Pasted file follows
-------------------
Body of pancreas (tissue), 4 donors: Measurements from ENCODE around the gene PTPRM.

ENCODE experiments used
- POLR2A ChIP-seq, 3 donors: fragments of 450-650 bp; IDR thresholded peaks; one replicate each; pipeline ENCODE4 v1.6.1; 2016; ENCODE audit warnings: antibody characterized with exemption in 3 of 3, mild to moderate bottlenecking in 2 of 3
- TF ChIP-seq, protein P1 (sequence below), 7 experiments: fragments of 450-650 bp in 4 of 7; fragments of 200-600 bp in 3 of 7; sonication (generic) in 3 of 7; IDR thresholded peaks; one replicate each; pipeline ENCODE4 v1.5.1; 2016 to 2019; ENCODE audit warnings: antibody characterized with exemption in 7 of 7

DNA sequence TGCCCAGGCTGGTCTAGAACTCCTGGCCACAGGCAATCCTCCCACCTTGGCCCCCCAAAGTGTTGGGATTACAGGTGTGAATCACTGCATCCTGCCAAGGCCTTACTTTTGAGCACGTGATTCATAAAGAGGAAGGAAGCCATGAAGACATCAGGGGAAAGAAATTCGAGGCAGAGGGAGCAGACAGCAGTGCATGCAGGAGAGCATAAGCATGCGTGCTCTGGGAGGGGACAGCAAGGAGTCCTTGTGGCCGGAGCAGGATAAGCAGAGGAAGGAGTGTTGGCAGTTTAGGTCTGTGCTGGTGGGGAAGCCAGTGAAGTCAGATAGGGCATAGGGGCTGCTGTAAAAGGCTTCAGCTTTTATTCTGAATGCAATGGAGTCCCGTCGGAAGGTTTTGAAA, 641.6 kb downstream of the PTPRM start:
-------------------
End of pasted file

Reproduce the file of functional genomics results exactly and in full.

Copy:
Body of pancreas (tissue), 4 donors: Measurements from ENCODE around the gene PTPRM.

ENCODE experiments used
- POLR2A ChIP-seq, 3 donors: fragments of 450-650 bp; IDR thresholded peaks; one replicate each; pipeline ENCODE4 v1.6.1; 2016; ENCODE audit warnings: antibody characterized with exemption in 3 of 3, mild to moderate bottlenecking in 2 of 3
- TF ChIP-seq, protein P1 (sequence below), 7 experiments: fragments of 450-650 bp in 4 of 7; fragments of 200-600 bp in 3 of 7; sonication (generic) in 3 of 7; IDR thresholded peaks; one replicate each; pipeline ENCODE4 v1.5.1; 2016 to 2019; ENCODE audit warnings: antibody characterized with exemption in 7 of 7

DNA sequence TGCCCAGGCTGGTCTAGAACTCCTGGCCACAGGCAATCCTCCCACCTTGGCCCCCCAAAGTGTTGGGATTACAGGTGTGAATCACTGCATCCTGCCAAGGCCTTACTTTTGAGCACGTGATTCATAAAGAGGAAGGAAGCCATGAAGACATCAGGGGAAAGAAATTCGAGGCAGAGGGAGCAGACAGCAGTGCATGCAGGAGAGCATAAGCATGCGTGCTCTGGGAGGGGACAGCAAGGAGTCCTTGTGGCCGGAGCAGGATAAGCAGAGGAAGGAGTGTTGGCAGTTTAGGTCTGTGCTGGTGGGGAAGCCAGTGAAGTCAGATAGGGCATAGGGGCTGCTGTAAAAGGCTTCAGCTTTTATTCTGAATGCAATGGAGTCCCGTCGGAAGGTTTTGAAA, 641.6 kb downstream of the PTPRM start: